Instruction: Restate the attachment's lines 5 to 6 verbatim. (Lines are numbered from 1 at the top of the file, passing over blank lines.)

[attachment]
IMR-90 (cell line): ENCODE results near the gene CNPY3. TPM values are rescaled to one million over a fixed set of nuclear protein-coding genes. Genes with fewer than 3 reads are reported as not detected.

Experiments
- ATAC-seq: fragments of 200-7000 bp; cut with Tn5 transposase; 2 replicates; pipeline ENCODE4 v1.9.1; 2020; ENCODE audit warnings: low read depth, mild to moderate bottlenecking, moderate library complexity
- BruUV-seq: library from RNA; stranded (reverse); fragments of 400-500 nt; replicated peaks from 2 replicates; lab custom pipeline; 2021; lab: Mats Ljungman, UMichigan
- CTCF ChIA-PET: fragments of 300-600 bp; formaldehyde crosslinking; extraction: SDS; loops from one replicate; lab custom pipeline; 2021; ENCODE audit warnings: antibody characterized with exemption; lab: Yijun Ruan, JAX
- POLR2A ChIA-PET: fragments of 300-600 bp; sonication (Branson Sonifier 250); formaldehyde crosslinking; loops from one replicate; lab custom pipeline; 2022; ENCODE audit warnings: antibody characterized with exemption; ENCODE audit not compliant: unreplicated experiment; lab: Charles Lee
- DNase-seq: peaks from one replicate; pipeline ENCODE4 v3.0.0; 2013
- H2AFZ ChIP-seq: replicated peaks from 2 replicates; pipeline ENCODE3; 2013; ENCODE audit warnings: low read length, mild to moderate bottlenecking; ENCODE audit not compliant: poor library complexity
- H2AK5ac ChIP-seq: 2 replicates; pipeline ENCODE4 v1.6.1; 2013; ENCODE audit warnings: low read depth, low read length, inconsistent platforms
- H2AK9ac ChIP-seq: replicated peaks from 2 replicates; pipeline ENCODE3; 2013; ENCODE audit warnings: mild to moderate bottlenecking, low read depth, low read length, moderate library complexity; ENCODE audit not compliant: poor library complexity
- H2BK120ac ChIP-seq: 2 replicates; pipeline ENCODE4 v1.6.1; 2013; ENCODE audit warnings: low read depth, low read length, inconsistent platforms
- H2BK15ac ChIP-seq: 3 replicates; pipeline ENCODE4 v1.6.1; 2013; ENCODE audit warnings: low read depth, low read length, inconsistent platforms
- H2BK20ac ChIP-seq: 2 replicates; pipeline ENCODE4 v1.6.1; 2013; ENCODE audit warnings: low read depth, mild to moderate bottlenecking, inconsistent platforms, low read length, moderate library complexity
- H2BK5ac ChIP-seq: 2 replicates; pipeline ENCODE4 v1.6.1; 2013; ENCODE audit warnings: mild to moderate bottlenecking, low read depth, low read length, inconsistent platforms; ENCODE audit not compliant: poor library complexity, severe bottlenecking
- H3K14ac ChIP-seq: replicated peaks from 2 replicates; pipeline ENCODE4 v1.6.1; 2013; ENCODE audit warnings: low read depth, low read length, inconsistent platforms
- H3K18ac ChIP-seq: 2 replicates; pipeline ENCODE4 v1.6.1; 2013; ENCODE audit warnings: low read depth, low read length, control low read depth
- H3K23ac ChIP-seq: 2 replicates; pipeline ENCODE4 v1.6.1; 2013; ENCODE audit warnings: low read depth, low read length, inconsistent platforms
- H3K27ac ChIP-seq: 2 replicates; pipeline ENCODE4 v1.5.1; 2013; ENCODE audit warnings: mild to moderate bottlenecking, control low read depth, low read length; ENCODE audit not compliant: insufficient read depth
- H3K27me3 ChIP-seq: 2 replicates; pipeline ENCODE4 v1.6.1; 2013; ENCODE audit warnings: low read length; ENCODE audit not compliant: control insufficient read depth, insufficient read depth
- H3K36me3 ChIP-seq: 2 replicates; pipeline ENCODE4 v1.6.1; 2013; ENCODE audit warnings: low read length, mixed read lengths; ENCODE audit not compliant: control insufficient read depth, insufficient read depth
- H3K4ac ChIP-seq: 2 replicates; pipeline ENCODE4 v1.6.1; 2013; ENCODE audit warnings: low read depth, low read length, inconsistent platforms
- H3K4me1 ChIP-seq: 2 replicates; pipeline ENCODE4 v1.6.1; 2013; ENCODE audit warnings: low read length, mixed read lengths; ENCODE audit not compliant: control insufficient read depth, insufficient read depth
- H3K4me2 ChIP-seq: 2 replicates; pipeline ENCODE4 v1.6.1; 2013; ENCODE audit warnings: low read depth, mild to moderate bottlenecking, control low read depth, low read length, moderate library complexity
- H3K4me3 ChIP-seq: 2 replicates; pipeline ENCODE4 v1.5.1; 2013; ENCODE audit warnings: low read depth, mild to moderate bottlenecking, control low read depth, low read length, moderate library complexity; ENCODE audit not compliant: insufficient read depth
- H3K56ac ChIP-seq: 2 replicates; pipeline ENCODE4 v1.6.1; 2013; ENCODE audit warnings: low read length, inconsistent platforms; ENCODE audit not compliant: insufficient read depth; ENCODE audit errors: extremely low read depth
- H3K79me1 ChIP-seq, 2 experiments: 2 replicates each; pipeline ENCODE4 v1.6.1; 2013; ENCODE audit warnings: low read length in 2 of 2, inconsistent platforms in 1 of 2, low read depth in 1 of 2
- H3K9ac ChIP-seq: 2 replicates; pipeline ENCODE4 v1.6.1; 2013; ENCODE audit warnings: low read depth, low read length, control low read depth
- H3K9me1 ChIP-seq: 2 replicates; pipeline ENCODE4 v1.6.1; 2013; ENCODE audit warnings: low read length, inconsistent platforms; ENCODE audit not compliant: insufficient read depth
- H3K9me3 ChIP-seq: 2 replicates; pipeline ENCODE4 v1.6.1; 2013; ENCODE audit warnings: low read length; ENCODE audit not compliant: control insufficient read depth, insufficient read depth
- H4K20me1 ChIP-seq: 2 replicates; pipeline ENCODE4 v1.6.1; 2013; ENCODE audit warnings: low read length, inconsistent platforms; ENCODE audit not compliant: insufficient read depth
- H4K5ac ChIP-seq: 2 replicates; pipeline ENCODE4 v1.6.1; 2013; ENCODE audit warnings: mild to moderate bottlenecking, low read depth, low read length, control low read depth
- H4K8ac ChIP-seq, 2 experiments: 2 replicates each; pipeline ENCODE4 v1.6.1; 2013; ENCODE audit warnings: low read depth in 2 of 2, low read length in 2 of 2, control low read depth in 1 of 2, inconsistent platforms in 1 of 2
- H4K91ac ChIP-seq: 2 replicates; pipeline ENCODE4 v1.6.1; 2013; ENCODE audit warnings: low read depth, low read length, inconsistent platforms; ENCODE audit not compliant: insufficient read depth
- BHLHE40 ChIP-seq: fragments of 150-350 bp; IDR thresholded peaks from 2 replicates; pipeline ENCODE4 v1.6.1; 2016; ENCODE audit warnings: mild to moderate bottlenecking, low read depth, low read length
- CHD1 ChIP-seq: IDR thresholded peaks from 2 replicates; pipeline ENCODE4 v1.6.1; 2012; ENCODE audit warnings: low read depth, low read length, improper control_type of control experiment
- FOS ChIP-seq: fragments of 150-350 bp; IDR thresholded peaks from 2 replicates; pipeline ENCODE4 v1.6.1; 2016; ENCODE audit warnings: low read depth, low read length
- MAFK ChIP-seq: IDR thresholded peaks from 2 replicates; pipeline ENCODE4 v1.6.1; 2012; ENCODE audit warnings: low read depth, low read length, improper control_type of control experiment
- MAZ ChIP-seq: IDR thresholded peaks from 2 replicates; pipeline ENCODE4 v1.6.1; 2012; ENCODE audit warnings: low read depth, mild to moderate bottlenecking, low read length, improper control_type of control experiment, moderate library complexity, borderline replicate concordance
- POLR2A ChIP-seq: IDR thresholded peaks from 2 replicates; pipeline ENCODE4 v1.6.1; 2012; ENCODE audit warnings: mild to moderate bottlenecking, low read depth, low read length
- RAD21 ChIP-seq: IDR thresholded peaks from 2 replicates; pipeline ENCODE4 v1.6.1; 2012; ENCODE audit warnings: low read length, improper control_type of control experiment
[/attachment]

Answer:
- CTCF ChIA-PET: fragments of 300-600 bp; formaldehyde crosslinking; extraction: SDS; loops from one replicate; lab custom pipeline; 2021; ENCODE audit warnings: antibody characterized with exemption; lab: Yijun Ruan, JAX
- POLR2A ChIA-PET: fragments of 300-600 bp; sonication (Branson Sonifier 250); formaldehyde crosslinking; loops from one replicate; lab custom pipeline; 2022; ENCODE audit warnings: antibody characterized with exemption; ENCODE audit not compliant: unreplicated experiment; lab: Charles Lee